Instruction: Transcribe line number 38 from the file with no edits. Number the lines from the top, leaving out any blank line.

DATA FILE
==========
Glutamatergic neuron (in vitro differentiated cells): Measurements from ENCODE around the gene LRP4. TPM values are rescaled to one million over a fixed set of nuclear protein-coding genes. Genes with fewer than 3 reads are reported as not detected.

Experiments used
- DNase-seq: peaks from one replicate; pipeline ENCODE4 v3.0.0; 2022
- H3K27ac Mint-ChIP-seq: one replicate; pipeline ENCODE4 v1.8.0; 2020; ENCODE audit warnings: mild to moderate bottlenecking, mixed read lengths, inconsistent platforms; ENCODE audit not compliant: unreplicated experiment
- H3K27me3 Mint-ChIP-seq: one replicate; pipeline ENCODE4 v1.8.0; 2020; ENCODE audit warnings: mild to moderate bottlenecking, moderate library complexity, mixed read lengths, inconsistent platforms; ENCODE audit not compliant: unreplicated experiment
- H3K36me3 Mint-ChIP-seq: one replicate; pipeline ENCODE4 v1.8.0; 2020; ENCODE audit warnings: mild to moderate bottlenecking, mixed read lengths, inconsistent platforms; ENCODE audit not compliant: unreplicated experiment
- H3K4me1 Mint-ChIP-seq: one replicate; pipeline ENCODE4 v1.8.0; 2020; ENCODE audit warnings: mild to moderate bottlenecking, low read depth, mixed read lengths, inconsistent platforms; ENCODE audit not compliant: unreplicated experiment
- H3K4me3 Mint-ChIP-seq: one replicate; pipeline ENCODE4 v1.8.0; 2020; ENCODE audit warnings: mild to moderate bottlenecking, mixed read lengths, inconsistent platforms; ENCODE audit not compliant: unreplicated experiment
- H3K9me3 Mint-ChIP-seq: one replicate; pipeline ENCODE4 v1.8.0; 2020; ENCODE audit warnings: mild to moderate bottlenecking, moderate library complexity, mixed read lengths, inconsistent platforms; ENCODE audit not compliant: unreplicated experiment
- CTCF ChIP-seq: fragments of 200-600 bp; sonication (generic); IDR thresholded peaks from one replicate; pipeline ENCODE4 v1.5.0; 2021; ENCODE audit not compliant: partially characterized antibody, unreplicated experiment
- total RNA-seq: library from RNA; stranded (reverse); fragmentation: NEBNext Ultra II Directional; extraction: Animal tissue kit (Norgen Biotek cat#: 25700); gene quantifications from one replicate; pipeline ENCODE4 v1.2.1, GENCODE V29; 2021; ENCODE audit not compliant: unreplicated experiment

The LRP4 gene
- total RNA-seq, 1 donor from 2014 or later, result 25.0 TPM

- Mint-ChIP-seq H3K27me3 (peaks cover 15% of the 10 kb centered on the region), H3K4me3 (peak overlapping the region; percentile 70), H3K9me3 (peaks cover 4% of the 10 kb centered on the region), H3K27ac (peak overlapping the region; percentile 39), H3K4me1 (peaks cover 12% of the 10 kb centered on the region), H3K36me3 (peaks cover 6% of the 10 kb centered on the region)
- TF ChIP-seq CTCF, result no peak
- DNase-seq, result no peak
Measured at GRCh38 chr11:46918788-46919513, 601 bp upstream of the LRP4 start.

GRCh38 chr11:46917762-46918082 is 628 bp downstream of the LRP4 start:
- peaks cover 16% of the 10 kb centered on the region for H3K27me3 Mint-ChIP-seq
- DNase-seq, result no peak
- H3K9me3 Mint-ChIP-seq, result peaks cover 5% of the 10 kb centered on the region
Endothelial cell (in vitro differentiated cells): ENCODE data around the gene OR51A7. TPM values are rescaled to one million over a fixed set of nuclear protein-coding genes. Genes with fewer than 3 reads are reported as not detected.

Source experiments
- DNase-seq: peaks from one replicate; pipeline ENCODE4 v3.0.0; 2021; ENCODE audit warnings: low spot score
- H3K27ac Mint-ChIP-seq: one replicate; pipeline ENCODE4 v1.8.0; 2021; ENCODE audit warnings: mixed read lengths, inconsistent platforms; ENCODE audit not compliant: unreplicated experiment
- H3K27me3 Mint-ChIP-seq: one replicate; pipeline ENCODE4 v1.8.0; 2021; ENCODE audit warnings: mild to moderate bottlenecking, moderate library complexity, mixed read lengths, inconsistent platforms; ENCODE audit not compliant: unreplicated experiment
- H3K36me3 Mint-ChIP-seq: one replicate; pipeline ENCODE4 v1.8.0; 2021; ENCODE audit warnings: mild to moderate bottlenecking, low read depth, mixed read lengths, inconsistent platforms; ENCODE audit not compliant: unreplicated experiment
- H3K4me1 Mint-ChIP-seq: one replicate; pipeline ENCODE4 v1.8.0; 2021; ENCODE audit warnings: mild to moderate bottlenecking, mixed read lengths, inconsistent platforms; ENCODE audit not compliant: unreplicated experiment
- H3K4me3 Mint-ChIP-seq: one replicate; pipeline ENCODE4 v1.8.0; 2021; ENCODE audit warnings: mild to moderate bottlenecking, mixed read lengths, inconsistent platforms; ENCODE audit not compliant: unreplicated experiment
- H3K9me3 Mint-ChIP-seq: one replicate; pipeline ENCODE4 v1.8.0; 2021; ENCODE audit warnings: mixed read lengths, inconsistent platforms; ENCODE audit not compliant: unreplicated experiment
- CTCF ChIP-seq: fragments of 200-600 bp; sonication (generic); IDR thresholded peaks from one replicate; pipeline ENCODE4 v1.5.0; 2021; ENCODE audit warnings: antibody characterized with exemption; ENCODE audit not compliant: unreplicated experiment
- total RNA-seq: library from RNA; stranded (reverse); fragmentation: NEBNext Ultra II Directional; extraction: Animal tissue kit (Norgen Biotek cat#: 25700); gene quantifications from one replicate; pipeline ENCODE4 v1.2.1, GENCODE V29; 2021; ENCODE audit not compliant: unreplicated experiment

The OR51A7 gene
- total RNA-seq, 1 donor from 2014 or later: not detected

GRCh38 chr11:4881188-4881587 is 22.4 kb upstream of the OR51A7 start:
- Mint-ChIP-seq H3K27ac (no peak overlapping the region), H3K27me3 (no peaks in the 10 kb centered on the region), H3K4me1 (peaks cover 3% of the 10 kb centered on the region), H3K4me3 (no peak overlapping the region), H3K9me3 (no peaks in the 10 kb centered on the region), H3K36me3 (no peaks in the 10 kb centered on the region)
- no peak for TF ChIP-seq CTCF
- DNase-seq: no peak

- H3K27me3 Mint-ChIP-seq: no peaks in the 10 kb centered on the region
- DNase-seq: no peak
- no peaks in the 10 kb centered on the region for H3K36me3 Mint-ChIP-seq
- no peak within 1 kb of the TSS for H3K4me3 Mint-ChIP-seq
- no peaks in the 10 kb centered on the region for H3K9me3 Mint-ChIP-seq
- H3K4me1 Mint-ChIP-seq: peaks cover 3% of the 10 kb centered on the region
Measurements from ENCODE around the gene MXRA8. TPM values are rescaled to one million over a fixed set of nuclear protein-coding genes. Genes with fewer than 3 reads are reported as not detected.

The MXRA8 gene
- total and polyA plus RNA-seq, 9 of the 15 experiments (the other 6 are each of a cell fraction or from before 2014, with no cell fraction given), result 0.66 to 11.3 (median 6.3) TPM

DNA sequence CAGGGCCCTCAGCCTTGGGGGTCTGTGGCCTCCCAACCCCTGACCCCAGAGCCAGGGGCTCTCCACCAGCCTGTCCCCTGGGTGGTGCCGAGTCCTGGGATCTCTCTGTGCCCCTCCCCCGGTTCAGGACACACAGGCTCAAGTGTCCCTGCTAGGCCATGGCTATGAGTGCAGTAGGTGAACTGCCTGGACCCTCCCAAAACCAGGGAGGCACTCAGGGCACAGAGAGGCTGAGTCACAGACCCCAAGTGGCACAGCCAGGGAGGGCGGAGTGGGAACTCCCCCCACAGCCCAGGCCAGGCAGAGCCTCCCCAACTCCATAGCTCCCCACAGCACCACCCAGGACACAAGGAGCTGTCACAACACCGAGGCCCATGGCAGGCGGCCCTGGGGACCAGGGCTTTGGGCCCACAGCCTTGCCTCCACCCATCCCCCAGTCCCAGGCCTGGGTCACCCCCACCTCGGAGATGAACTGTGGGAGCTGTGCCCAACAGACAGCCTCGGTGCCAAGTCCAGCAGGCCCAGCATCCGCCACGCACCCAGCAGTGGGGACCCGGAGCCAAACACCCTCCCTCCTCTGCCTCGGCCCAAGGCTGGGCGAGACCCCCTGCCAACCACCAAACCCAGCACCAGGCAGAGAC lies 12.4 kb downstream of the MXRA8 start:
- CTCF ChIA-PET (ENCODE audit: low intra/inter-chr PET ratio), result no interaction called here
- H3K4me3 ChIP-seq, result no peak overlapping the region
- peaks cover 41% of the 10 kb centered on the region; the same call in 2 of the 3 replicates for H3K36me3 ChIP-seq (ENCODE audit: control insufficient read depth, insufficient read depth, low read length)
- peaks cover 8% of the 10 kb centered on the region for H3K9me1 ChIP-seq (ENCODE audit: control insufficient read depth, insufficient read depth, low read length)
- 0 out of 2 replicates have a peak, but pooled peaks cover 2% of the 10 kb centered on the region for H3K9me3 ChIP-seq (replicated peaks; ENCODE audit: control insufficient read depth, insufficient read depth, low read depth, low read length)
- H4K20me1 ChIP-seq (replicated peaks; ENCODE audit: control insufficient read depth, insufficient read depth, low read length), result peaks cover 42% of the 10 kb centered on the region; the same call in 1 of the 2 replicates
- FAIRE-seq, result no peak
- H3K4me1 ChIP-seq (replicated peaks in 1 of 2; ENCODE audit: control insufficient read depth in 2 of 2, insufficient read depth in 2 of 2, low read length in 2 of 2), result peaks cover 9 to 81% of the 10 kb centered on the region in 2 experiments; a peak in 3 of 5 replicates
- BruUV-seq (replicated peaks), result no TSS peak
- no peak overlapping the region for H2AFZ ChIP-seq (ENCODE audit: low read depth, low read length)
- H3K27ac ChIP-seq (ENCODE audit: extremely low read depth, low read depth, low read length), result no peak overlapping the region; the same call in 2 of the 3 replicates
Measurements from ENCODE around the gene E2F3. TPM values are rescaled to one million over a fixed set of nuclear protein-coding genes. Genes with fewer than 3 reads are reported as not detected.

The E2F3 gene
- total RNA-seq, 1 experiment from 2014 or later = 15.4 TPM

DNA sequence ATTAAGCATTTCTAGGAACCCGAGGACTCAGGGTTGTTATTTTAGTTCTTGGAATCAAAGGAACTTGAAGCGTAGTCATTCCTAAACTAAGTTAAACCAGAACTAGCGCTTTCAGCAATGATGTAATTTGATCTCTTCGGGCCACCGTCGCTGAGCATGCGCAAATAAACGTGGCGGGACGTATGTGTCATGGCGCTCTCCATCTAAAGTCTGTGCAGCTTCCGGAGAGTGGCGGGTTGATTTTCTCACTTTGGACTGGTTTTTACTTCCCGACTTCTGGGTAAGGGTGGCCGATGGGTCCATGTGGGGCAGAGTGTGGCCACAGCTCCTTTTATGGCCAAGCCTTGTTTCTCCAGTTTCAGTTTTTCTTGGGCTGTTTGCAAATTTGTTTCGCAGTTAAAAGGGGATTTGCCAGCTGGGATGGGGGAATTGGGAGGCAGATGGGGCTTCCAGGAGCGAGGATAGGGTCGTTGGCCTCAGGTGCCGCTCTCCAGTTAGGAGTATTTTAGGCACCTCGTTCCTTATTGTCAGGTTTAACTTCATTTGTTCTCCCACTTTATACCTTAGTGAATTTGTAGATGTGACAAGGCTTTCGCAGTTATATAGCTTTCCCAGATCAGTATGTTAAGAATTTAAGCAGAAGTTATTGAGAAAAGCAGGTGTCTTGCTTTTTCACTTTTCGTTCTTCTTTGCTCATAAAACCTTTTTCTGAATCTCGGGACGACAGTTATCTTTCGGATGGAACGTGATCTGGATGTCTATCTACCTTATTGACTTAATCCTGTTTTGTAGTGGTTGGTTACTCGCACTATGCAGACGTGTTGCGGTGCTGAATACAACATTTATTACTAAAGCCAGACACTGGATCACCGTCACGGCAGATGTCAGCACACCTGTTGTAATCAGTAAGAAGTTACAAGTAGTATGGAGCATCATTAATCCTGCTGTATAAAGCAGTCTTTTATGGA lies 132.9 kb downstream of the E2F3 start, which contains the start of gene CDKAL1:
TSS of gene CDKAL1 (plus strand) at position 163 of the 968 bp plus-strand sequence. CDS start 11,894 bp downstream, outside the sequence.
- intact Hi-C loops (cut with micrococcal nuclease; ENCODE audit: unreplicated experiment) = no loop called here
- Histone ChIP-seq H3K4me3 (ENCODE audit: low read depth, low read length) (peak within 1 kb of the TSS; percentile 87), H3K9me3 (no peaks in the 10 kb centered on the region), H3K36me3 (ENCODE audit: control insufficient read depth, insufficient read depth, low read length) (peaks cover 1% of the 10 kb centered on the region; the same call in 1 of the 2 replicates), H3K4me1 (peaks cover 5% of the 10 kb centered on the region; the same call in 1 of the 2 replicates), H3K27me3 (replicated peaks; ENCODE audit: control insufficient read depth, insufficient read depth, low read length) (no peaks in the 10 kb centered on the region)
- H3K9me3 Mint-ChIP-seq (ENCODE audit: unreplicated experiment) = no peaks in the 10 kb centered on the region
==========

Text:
- DNase-seq: no peak